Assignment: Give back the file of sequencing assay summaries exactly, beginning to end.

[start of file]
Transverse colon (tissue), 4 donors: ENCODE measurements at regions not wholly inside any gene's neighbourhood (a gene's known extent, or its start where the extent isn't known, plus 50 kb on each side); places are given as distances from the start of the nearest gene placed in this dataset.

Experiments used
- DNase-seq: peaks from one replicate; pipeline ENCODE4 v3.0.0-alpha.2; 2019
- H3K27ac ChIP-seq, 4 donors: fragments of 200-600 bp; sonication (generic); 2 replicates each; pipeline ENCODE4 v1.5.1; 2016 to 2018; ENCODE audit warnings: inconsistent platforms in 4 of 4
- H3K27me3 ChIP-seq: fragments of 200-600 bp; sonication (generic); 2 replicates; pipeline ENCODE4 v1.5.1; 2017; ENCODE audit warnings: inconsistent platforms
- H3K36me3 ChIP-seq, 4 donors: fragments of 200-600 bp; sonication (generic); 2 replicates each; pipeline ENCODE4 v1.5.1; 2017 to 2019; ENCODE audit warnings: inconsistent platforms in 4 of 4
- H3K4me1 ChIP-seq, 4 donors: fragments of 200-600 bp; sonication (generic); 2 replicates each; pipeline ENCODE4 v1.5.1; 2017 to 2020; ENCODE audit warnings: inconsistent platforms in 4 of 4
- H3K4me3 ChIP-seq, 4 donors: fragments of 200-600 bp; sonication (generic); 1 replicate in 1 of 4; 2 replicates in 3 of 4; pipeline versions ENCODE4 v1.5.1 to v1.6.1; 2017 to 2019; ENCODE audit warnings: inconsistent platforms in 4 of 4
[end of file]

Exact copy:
Transverse colon (tissue), 4 donors: ENCODE measurements at regions not wholly inside any gene's neighbourhood (a gene's known extent, or its start where the extent isn't known, plus 50 kb on each side); places are given as distances from the start of the nearest gene placed in this dataset.

Experiments used
- DNase-seq: peaks from one replicate; pipeline ENCODE4 v3.0.0-alpha.2; 2019
- H3K27ac ChIP-seq, 4 donors: fragments of 200-600 bp; sonication (generic); 2 replicates each; pipeline ENCODE4 v1.5.1; 2016 to 2018; ENCODE audit warnings: inconsistent platforms in 4 of 4
- H3K27me3 ChIP-seq: fragments of 200-600 bp; sonication (generic); 2 replicates; pipeline ENCODE4 v1.5.1; 2017; ENCODE audit warnings: inconsistent platforms
- H3K36me3 ChIP-seq, 4 donors: fragments of 200-600 bp; sonication (generic); 2 replicates each; pipeline ENCODE4 v1.5.1; 2017 to 2019; ENCODE audit warnings: inconsistent platforms in 4 of 4
- H3K4me1 ChIP-seq, 4 donors: fragments of 200-600 bp; sonication (generic); 2 replicates each; pipeline ENCODE4 v1.5.1; 2017 to 2020; ENCODE audit warnings: inconsistent platforms in 4 of 4
- H3K4me3 ChIP-seq, 4 donors: fragments of 200-600 bp; sonication (generic); 1 replicate in 1 of 4; 2 replicates in 3 of 4; pipeline versions ENCODE4 v1.5.1 to v1.6.1; 2017 to 2019; ENCODE audit warnings: inconsistent platforms in 4 of 4